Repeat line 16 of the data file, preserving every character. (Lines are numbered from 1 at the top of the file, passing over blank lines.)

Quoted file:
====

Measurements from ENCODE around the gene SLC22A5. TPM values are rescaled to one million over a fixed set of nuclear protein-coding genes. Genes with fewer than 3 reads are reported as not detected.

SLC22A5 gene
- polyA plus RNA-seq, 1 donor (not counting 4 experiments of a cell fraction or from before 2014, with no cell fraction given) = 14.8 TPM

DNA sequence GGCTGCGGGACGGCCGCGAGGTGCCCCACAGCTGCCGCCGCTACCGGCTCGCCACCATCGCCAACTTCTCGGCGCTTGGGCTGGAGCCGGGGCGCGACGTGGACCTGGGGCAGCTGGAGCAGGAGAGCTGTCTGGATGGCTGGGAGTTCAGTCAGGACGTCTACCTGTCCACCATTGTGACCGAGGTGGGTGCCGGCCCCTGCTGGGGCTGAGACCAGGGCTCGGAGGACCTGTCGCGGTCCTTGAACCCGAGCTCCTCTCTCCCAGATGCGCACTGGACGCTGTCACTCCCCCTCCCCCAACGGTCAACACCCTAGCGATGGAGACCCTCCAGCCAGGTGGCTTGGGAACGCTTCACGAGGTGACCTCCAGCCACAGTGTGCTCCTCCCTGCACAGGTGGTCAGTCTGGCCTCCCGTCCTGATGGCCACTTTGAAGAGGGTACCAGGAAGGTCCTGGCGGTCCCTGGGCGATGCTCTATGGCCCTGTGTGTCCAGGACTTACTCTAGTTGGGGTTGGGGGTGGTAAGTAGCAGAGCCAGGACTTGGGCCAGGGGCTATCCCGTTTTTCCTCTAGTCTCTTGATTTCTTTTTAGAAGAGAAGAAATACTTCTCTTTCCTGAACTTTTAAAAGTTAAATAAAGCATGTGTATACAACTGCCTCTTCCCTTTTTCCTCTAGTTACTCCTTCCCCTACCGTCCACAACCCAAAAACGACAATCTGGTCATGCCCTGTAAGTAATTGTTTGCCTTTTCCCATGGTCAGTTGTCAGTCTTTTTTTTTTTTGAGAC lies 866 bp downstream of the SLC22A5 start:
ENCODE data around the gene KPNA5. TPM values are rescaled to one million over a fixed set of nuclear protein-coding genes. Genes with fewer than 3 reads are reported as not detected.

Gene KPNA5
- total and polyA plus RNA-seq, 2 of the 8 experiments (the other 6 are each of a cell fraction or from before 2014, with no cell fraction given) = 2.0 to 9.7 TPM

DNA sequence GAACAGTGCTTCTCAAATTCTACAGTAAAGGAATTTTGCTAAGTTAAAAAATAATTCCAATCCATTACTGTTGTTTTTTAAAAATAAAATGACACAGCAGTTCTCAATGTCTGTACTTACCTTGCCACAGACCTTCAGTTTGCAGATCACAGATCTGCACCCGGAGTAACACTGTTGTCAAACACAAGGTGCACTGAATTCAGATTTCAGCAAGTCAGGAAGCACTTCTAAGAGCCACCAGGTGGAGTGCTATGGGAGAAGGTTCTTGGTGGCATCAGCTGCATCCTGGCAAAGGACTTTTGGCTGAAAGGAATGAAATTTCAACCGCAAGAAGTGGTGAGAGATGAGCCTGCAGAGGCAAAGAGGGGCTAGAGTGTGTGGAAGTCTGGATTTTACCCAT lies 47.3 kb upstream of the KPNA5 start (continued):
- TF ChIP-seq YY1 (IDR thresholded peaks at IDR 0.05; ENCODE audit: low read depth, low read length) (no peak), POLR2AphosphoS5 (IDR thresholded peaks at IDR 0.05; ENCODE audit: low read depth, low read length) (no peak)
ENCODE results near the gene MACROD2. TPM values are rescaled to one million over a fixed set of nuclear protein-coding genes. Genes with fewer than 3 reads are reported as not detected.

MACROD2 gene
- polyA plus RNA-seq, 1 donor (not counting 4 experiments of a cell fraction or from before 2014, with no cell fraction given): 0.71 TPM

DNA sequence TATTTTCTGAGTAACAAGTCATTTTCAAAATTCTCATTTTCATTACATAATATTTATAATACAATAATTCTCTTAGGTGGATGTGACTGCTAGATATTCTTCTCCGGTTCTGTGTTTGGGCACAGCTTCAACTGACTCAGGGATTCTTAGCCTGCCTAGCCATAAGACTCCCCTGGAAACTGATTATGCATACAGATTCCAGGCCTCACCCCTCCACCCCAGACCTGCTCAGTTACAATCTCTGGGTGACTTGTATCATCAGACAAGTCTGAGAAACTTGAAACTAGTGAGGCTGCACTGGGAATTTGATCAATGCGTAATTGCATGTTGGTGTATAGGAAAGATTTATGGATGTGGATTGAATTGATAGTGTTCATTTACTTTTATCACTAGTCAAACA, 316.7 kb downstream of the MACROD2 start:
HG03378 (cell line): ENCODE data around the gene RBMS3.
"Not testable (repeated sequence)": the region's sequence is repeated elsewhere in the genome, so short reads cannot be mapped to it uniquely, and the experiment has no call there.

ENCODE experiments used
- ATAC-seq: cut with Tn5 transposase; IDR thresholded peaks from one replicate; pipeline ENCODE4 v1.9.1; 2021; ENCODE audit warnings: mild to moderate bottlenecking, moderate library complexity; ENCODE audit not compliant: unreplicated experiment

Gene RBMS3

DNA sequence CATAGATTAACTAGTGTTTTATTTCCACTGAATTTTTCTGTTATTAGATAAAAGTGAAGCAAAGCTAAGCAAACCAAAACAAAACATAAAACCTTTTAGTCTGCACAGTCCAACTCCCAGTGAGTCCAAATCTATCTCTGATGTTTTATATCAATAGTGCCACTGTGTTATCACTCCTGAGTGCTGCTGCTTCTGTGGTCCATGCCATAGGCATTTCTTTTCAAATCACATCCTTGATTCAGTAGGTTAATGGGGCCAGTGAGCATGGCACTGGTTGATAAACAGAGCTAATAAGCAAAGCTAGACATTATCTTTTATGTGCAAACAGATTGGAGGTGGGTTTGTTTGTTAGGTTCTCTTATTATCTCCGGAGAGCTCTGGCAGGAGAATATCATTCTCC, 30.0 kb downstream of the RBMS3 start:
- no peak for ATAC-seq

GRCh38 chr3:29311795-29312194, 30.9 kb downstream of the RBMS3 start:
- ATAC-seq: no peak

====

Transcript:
ENCODE experiments used